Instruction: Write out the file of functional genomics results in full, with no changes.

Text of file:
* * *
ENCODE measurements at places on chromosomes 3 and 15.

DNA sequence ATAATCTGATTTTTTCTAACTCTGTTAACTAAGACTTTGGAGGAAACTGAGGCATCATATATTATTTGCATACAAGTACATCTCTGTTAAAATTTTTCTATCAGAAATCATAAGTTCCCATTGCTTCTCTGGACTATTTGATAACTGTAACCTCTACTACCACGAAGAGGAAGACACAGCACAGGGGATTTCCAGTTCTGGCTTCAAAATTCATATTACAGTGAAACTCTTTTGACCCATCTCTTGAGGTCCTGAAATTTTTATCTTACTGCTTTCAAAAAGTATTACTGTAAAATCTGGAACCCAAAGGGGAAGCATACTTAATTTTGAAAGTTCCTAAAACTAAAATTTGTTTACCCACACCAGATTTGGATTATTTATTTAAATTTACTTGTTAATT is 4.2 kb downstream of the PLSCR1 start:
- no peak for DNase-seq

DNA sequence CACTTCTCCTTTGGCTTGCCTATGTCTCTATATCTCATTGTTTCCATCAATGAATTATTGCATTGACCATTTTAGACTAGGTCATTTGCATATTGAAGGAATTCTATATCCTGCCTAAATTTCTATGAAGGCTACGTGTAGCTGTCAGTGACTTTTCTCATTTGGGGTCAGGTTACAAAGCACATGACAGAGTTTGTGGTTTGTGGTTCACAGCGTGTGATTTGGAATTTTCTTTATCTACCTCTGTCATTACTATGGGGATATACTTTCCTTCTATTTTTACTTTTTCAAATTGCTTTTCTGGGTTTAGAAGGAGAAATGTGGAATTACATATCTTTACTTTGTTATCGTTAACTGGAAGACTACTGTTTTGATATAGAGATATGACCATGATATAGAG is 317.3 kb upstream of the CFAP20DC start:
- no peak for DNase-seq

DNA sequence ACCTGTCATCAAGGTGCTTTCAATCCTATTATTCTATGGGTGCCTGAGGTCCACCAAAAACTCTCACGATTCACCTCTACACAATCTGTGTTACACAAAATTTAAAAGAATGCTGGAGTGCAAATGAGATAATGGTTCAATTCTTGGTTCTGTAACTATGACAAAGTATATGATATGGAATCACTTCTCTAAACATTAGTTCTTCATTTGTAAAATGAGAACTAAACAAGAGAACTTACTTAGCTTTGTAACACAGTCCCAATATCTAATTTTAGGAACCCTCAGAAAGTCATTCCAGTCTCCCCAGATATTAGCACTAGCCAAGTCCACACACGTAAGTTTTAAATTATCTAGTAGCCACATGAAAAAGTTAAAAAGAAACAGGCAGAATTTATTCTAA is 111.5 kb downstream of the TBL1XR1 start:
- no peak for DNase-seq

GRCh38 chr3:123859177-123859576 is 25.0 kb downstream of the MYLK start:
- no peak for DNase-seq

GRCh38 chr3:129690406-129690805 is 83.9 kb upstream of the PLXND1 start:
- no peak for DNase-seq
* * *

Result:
ENCODE measurements at places on chromosomes 3 and 15.

DNA sequence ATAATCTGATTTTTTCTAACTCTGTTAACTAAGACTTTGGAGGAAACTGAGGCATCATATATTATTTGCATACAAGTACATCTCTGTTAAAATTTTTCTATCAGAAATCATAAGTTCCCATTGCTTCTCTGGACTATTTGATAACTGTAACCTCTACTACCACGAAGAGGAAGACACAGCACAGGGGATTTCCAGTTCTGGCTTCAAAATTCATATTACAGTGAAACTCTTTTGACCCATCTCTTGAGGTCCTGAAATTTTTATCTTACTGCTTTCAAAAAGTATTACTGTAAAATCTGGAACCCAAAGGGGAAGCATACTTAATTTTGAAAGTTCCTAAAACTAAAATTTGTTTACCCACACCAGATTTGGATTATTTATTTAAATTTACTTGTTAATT is 4.2 kb downstream of the PLSCR1 start:
- no peak for DNase-seq

DNA sequence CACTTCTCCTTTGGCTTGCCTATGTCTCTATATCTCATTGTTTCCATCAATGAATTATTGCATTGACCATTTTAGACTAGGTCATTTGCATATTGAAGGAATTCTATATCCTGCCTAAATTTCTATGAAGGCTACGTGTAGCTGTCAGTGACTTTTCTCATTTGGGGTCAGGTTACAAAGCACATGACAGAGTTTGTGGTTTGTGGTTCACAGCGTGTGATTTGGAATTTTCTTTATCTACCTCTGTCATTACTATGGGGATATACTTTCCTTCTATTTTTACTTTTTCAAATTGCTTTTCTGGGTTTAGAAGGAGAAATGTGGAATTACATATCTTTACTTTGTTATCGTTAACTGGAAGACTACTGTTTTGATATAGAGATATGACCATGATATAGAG is 317.3 kb upstream of the CFAP20DC start:
- no peak for DNase-seq

DNA sequence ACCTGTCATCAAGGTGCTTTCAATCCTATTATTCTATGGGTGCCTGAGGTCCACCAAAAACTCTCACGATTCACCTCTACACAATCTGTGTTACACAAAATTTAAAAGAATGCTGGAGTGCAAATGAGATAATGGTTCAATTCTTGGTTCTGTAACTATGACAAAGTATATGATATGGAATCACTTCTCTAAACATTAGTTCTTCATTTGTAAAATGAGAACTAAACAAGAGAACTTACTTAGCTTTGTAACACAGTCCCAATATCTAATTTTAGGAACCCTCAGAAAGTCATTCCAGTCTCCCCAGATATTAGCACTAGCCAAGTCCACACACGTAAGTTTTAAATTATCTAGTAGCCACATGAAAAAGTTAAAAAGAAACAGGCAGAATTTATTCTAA is 111.5 kb downstream of the TBL1XR1 start:
- no peak for DNase-seq

GRCh38 chr3:123859177-123859576 is 25.0 kb downstream of the MYLK start:
- no peak for DNase-seq

GRCh38 chr3:129690406-129690805 is 83.9 kb upstream of the PLXND1 start:
- no peak for DNase-seq